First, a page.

Utah is one step closer to a state Fair Housing Act, but only after inserting language Thursday to mollify concerns by Brigham Young University that the new state law would prohibit segregated housing by sex.

"The intent is to allow them the same benefit they enjoy under federal law," said House Minority Whip Kelly Atkinson, D-West Jordan, "and to allow the same privilege to other institutions of higher education if they so choose."Lawmakers passed a Fair Housing Act two years ago, but the federal Department of Housing and Urban Development ruled it was incompatible with federal law.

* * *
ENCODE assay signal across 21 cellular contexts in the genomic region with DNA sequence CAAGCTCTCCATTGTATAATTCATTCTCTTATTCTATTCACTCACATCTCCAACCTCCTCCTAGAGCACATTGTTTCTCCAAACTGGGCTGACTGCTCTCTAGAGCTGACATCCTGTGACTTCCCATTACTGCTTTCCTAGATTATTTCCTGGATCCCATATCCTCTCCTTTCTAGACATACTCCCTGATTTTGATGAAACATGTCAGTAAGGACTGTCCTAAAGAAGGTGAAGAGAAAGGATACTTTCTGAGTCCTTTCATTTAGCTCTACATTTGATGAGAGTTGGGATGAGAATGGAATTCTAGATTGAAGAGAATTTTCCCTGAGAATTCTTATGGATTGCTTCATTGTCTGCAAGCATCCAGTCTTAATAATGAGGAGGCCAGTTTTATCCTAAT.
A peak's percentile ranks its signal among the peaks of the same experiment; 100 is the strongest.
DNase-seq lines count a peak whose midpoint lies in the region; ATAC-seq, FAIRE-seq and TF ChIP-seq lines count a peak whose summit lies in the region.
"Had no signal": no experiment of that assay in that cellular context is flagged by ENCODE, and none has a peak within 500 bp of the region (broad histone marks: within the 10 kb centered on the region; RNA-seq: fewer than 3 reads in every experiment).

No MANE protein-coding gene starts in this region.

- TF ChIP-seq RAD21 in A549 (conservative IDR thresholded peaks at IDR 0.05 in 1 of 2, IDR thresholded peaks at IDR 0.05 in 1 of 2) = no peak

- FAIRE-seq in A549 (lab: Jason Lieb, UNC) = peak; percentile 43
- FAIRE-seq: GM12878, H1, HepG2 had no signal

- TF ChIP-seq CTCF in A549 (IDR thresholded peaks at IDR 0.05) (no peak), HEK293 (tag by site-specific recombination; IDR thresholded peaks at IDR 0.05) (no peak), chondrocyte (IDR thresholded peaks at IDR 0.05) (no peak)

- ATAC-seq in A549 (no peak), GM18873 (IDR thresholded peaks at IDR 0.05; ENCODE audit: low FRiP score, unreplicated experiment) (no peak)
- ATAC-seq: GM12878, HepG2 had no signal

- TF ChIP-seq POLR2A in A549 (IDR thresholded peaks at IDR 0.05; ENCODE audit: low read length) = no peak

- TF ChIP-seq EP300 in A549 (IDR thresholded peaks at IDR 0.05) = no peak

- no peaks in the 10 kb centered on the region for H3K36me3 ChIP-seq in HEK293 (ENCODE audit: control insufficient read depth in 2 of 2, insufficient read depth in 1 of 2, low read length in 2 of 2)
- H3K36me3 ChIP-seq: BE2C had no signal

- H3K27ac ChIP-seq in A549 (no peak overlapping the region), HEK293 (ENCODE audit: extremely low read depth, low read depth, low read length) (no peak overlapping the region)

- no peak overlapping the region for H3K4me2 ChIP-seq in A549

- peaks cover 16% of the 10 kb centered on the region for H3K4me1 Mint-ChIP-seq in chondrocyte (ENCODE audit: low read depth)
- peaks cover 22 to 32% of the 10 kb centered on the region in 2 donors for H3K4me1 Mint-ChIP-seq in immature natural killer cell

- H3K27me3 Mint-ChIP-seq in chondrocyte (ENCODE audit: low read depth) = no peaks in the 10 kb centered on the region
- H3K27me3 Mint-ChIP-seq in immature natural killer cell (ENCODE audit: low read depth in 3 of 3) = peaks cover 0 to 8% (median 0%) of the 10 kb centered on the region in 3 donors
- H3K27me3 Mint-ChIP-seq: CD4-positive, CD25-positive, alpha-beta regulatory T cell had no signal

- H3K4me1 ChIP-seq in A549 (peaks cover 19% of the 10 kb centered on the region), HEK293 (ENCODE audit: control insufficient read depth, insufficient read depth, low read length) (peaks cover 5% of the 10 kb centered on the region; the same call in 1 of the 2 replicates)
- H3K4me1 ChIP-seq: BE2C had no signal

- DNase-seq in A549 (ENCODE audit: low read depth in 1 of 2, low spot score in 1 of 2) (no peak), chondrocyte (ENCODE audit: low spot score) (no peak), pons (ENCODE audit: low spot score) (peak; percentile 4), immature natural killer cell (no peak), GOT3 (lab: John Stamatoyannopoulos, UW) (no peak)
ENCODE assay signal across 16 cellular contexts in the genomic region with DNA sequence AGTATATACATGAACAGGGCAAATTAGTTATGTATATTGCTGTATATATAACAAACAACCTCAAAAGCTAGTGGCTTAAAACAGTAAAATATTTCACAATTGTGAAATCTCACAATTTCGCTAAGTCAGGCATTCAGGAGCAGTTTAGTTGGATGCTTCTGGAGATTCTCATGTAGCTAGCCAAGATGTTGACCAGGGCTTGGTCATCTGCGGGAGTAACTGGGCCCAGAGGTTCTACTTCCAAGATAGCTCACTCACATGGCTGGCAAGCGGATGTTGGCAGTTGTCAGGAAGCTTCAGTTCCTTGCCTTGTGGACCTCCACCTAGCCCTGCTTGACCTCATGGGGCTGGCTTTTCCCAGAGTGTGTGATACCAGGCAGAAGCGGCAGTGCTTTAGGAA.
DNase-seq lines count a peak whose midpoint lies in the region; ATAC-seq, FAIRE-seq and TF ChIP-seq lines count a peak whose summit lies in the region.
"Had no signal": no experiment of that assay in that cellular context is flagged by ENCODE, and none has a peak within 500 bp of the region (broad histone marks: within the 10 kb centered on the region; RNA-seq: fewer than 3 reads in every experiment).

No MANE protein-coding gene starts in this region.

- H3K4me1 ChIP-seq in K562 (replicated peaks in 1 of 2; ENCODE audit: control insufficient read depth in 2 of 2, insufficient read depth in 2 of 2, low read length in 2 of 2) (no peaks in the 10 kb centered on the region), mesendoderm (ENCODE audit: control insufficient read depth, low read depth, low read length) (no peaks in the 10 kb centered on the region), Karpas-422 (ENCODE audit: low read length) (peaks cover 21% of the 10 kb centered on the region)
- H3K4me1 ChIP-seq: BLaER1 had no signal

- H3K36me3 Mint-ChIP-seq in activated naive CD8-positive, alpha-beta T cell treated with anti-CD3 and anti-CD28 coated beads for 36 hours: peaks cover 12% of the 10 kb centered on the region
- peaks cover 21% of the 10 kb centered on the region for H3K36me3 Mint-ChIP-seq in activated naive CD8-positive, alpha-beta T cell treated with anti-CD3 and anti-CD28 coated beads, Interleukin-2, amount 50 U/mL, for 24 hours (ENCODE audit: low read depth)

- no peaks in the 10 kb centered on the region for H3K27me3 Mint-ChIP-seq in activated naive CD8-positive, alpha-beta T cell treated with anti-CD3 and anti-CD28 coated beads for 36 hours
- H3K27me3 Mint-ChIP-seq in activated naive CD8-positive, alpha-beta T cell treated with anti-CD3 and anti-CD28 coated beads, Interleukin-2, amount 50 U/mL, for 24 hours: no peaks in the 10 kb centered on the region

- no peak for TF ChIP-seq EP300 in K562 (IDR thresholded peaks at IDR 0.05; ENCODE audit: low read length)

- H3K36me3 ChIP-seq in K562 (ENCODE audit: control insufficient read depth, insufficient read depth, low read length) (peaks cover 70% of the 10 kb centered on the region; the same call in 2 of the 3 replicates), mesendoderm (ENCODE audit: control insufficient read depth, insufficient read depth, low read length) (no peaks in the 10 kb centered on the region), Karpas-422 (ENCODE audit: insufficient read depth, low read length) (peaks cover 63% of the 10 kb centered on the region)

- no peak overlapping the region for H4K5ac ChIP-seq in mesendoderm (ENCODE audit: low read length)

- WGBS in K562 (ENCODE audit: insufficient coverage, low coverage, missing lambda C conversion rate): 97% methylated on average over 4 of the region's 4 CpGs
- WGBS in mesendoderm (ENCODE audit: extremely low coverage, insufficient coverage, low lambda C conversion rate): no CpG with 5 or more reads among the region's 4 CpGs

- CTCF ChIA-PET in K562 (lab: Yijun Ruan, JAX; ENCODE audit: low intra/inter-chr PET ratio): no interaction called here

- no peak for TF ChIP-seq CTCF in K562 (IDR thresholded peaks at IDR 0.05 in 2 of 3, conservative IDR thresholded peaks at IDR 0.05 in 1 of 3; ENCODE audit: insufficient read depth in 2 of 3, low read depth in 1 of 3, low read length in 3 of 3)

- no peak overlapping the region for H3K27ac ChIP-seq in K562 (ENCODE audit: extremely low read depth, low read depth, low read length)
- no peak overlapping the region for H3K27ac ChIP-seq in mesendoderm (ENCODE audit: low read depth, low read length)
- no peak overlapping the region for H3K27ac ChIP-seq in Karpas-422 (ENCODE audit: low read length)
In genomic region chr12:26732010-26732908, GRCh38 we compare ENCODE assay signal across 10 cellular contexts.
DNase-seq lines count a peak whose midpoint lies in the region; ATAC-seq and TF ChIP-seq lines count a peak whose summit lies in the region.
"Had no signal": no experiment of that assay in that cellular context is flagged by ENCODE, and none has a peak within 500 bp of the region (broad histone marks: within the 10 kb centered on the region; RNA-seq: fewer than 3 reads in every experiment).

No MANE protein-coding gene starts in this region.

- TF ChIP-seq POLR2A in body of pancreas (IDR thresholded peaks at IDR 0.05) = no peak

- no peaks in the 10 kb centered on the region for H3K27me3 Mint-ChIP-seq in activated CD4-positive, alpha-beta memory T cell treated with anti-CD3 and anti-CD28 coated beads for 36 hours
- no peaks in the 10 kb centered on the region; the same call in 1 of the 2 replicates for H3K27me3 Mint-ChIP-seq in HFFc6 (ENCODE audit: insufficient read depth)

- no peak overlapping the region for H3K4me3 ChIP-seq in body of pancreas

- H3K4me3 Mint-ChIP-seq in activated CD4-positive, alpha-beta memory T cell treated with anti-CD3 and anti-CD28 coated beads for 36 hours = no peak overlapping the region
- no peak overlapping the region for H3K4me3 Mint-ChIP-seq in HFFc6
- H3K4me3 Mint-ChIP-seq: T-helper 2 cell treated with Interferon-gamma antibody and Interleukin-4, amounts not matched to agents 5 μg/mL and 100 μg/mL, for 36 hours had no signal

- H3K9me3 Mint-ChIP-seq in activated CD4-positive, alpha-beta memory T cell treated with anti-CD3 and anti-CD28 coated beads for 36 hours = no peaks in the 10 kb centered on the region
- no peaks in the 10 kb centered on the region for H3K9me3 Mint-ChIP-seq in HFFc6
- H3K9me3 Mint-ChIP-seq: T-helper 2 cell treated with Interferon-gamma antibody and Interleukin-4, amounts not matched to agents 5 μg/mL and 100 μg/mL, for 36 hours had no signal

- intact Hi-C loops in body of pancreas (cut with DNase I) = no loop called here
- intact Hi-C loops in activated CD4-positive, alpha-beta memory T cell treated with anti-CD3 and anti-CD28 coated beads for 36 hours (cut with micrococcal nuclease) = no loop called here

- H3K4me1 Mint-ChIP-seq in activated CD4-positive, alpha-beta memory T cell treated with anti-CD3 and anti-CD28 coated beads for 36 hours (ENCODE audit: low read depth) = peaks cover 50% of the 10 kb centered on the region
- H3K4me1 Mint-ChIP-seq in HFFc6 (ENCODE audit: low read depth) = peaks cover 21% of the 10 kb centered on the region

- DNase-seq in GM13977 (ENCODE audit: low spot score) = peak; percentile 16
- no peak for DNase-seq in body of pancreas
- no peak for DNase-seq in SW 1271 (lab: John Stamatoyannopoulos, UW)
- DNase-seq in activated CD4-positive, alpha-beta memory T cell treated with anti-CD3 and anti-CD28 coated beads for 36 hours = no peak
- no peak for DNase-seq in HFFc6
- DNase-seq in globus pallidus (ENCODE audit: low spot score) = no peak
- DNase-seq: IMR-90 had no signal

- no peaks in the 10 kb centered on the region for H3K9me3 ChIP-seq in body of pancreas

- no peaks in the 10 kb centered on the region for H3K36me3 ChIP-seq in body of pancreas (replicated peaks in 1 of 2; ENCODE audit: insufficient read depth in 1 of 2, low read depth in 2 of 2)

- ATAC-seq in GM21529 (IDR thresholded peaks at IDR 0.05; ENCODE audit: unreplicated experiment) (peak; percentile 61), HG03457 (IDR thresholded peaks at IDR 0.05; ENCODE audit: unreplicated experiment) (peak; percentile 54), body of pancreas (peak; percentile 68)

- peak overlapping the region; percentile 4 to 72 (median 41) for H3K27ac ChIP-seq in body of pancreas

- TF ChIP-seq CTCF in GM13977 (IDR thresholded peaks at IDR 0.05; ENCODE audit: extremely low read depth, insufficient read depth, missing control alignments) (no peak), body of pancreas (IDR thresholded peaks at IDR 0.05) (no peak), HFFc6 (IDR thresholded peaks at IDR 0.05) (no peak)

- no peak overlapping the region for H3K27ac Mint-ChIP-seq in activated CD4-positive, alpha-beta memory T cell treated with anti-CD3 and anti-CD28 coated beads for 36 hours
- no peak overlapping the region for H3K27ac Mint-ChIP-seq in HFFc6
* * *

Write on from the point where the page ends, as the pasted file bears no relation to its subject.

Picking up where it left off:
But in drafting a new bill, lawmakers neglected to insert language allowing religious institutions, like BYU, to dictate whether off-campus housing, owned by private landlords contracting with the school, can be segregated by sex. That separation grows out of the school's honor code mandating moral and modest behavior.

BYU currently enjoys such privileges under a 1978 agreement with the federal government.

The language included states segregated housing can exist "for reasons of personal modesty or privacy, or in the furtherance of a religious institution's free exercise of religious rights under the First Amendment."

A House committee passed the bill out favorably for consideration by the full House.